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Visiting the John Nash villa at Llanerchaeron

A white Georgian villa with a sweeping drive and green lawn to the front
The villa designed by John Nash in the 1790s | © National Trust / Arnhel de Serra

Set in the heart of the beautiful Aeron Valley, the John Nash villa makes the most of the views across the picturesque landscape. Step inside and you'll discover how its exterior simplicity hides a multitude of complex shapes and details as well as a rare example of a complete service courtyard hidden at the back of the house.

Things to see inside the villa at Llanerchaeron

The family mansion at Llanerchaeron was completed in 1795 to a design by John Nash, an ambitious but not yet fully established Architect. Llanerchaeron mansion is a Palladian style Georgian Villa - the style in which Nash was taught during seven years as a pupil with the Palladian specialist architect Robert Taylor who had designed the Carmarthen Guildhall in this style during this same period.

Picturesque simplicity

At first sight, the house is simplicity itself, a plain two-storey box of stucco and slate. However, John Nash placed it with great care to make the most of the views across the picturesque landscape. He arranged the principal rooms around a central, top lit staircase hall.

A front room with a piano, fireplace, gramophone and long pink curtains against stripey wallpaper
Inside the villa at Llanerchaeron | © National Trust / Heather Birnie

High quality interiors

The interiors show his mastery of complex shapes and subtle classical detail. Look out especially for the plasterwork friezes: no two are the same, and all are of the highest quality.

The servants’ area

The servants’ area to the rear of the house clearly shows the distinction between the everyday life of the family and their hard-working staff. The kitchen has an Edwardian range that is often lit for baking, so remember to look out for homemade welsh cakes.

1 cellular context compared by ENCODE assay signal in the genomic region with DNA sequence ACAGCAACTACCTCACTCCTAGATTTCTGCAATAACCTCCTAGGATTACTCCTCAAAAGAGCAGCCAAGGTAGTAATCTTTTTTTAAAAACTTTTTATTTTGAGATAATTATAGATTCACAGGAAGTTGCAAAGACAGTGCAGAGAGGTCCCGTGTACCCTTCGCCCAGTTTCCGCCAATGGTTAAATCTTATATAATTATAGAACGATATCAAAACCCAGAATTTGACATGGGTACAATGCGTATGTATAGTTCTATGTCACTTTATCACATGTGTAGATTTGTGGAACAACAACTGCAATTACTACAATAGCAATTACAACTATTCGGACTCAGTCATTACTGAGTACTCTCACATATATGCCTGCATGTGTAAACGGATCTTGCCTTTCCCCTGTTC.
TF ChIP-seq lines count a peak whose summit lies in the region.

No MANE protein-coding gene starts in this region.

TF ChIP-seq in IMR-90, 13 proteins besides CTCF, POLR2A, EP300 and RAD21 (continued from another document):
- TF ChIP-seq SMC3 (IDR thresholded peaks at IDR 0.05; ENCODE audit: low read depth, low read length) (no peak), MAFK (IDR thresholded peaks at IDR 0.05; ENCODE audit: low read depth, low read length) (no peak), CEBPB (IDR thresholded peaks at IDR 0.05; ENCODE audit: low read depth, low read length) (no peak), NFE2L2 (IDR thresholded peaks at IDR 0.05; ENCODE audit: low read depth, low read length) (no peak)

A square shaped courtyard surrounded by white walls with multiple doorways
The servants courtyard, Llanerchaeron | © National Trust / Aled Llywelyn

The service courtyard at Llanerchaeron

This is one of the most fascinating and important areas of Llanerchaeron and it is almost unique having survived in its original form. Planned for maximum efficiency, it tells the unseen tale of the amount of work involved in running a country house.

In the service courtyard you'll find the dairy, dairy scullery, cheese press room and store, bakehouse, smoke-house, salting room, brew-house and the dry laundry room.

Keep an eye out for our resident cats who can often be spotted outside in the servants courtyard.

Accessible film about Llanerchaeron Villa

The Billiard Room at the back of the house is where you can view a 7 minute film about the interior design and history of the Georgian Villa designed by John Nash. The film was created so that everyone can explore and enjoy the house and interiors, particularly if you are unable to access the upper floors of the house due to the stairs.

An old tapestry of red rose with browns and greens in the background
Pamela Ward Textiles Exhbition Llanerchaeron | © National Trust / Heather Birnie

The Pamela Ward collection

Two former bedrooms in the villa at Llanerchaeron house this unique assortment of antiques and curiosities, known as the Pamela Ward Collection. Eclectic and diverse, it’s a vast miscellany of intriguing and often unusual items that were owned by a woman who was just as interesting as her collection.

Pwyth a Gweu // Stitch and Weave

The latest exhibition Pwyth a Gweu // Stitch and Weave displays a mix of tapestries, woven textiles and embroidery which date from the 17th – 19th centuries.

Most of these items have not previously been on display to the public. Each item has been handpicked to reflect Pamela’s broad interests and include a variety of styles, historical periods and techniques. 

One of the oldest pieces is an intriguing fragment of the tapestry 'Diogenes discarding his cup', which is from a series called 'The Life of Diogenes', will be on show. It is thought to have come from the Mortlake workshop in London in the late 17th century. Numerous sets and partial sets of the ‘Diogenes’ tapestries survive in National Trust collections, including at Chirk Castle and Dyrham Park. 

A child and adult, pushing a pram, walk past the entrance of the villa at Llanerchaeron, Wales

Discover more at Llanerchaeron

Find out when Llanerchaeron is open, how to get here, the things to see and do and more.

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